• Ketogenic Paleo||

    I think you mean they'd lose their CFTC license.

  • cw||

    As long as some bureaucrat gets his ban boner on, the world is safe place.

  • ||

    OT: Calm solar cycle prompts questions about impact on Earth

    Some researchers speculate this could be the start of a prolonged period of weak solar activity.

    The last time that happened, during the so-called "Maunder Minimum" between 1650 and 1715, almost no sunspots were observed. During the same period, temperatures dropped sharply on Earth, sparking what is called the "Little Ice Age" in Europe and North America.

    As the sunspot numbers continue to stay low, it's possible the Earth's climate is being affected again.

    But thanks to global warming, we're unlikely to see another ice age. "Things have not started to cooling, they just have not risen as quickly," Biesecker said.

  • Christophe||

    The delicious irony in CO2 saving the planet is too much.
    I'll be eagerly awaiting confirmation on this.

  • Robert||

    Why couldn't they have registered with the CFTC?

  • bassjoe||

    EXPENSIVE as hell with all sorts of requirements that Irish-owned InTrade probably doesn't want to have to deal with.

  • Rasilio||

    It's expensive, takes a LONG time, and even after you have your license all it takes is to literally have the wrong wording in your terms of service or offer up a politically unliked binary option and they shut you down anyway.

  • bassjoe||

    The death of InTrade (at least in America) is a damn shame. The Internet allowed the creation of futures markets to predict ANYTHING, instead of the limited commodities that are traded on floors in Chicago. The price of entry allowed millions of people to back up their opinions on matters of public importance with a relatively small amount of cash.

    What did we learn from InTrade's short life? That a market where huge numbers of people can freely exchange is actually pretty good at predicting things. If InTrade started expanding into, say, oil price predictions it could have been a serious challenge to the power of the trading floors. God forbid.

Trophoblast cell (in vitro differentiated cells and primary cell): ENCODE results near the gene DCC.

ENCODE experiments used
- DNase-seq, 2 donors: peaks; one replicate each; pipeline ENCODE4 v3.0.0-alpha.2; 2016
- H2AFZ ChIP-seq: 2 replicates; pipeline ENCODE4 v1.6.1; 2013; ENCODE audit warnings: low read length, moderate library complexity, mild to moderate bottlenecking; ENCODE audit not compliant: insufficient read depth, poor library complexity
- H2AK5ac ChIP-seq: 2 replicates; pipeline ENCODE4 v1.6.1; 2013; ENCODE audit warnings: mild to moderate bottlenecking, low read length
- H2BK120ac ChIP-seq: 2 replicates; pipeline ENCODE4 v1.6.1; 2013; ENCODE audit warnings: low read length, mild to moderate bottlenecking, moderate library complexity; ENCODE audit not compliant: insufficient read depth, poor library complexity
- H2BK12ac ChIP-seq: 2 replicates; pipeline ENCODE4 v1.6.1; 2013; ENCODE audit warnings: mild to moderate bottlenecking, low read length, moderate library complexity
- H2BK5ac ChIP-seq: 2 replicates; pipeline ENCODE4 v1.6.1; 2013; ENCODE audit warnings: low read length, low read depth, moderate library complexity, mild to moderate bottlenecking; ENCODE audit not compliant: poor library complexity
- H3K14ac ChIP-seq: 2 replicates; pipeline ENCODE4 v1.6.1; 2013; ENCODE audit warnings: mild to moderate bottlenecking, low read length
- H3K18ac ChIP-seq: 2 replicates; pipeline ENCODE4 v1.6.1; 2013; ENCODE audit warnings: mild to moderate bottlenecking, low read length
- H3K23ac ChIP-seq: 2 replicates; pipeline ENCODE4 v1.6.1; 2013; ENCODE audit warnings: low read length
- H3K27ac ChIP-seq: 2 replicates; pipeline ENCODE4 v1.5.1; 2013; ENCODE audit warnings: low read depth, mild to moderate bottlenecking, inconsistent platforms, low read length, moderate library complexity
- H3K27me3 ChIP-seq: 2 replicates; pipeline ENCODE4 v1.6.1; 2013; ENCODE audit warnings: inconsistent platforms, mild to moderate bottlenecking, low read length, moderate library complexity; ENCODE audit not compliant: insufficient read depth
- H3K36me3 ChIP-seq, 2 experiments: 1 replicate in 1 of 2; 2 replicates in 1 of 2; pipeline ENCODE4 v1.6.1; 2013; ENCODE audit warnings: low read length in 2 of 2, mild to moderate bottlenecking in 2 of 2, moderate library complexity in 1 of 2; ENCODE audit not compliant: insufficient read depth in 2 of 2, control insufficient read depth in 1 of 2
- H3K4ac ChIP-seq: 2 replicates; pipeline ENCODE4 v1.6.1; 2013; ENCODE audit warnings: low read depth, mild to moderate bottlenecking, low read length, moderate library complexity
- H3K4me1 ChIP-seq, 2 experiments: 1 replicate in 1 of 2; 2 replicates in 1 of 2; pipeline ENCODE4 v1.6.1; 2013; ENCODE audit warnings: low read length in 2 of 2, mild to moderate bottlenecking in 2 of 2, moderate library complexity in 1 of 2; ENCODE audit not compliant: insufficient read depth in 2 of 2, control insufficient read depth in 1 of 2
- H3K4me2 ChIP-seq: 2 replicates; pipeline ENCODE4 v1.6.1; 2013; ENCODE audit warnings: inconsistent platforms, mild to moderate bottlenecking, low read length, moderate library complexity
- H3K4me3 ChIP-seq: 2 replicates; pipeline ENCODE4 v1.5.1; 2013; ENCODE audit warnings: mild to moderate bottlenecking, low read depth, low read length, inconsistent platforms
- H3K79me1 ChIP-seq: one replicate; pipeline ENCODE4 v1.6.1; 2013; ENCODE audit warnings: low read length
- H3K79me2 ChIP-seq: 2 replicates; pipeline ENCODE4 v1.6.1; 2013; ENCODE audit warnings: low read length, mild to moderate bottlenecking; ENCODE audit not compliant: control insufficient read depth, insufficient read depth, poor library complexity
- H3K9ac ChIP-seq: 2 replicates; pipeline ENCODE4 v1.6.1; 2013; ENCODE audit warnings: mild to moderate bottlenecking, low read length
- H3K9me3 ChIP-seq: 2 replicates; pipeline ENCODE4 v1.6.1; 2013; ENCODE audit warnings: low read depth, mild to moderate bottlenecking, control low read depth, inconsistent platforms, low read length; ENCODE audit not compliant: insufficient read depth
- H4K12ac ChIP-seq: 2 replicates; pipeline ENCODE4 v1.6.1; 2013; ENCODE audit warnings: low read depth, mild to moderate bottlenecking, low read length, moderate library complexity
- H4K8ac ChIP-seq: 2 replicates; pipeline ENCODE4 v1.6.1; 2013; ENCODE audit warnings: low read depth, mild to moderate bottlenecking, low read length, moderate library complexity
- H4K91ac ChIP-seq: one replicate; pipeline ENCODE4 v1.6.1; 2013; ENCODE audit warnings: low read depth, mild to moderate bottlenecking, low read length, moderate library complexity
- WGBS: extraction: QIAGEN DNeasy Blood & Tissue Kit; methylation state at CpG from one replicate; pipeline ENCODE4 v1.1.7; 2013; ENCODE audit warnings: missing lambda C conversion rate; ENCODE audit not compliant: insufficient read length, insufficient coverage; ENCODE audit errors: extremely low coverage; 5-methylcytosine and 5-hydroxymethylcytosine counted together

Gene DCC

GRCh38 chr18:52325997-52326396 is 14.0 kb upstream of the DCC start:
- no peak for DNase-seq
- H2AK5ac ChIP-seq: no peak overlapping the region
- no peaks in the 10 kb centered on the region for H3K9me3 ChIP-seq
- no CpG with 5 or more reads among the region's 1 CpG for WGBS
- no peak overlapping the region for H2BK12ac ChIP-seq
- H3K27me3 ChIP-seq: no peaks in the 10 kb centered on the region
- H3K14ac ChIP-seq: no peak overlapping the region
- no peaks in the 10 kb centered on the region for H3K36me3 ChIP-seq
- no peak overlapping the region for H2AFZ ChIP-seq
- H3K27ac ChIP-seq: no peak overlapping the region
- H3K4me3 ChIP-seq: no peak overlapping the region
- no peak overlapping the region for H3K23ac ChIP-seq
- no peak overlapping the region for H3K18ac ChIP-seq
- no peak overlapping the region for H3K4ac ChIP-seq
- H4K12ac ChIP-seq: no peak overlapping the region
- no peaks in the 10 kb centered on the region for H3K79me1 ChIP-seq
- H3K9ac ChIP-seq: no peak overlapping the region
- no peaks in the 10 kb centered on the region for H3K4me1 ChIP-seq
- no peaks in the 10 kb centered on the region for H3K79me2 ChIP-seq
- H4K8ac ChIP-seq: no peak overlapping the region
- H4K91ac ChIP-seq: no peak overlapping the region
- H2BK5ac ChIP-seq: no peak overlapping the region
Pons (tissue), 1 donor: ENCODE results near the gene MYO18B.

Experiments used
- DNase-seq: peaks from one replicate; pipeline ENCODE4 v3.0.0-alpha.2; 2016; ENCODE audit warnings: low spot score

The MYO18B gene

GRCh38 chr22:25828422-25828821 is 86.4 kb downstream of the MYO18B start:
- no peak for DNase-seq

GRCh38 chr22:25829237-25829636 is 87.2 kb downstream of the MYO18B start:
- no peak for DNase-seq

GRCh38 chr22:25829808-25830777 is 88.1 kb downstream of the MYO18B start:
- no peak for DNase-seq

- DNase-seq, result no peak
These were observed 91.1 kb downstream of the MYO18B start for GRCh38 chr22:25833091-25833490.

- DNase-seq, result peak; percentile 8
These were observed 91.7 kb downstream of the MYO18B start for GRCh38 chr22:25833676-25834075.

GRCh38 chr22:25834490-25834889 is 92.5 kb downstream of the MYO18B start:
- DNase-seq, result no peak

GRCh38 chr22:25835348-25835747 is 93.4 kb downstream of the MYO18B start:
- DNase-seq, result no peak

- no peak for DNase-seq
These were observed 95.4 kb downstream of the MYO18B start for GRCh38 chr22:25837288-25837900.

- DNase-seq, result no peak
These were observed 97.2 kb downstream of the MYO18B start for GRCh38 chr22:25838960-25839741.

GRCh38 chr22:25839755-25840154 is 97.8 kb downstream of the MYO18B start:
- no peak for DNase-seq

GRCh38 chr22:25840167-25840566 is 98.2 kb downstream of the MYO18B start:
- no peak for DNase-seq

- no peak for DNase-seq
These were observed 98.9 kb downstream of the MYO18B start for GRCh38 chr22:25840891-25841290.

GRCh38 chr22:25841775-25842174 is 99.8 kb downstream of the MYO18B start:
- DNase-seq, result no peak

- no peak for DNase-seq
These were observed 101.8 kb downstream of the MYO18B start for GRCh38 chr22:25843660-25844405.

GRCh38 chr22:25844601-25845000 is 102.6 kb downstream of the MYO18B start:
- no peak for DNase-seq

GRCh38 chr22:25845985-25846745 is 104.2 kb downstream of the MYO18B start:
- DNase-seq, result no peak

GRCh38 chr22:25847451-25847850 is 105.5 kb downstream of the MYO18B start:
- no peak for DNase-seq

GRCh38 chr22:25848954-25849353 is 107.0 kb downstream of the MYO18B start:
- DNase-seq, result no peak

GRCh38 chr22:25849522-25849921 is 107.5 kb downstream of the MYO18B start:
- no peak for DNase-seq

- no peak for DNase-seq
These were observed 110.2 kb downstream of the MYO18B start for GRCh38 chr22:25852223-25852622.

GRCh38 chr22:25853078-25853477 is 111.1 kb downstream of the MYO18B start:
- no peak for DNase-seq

• arlanvoa47||

    just before I looked at the receipt 4 $9739, I didn't believe father in law was like actualey receiving money part-time on their apple laptop.. there uncles cousin has done this 4 only nineteen months and a short time ago cleared the mortgage on their place and bought Toyota. visit..............



  • Giulio Prisco||

    There is a prediction market in Bitcoin, much more difficult for the government to shut down. Bitcoin is becoming a very important tool in the liberty toolkit.

  • Koblog||

    Gambling should always be illegal.

    It's immoral, takes advantage of the foolish, encourages those least able to afford it to bet the rent and is little more than organized theft.

    That's why our benevolent, all-knowing, moral government should operate -- and profit from -- State Lotteries. It's for the children!


    Off topic but applicable to this excellent article: why do web publishers insist on using a hyphen when they mean to use an em dash to offset parenthetical thoughts?

    Sample: "You'd better step up (and step on) prediction markets that threaten established industries-including the industry located on Capitol Hill-or else we'll do it for you."

    It's confusing if the reader initially reads the word pairs as hyphenated -- "industries-including" and "Hill-or" make no sense.

    I realize the em dash character -- depending on a Mac or PC character set and the web publishing software -- may not publish properly, leading to strange, unintended characters being displayed, and should be avoided.

    Why not simply adopt a modified age-old typewriter style to create an em dash -- two hyphens, but offset by spaces on either side so the publishing software won't auto-correct the two hyphens to a single one?

    Those of us who speak -- and write -- in footnotes will appreciate the stylistic help.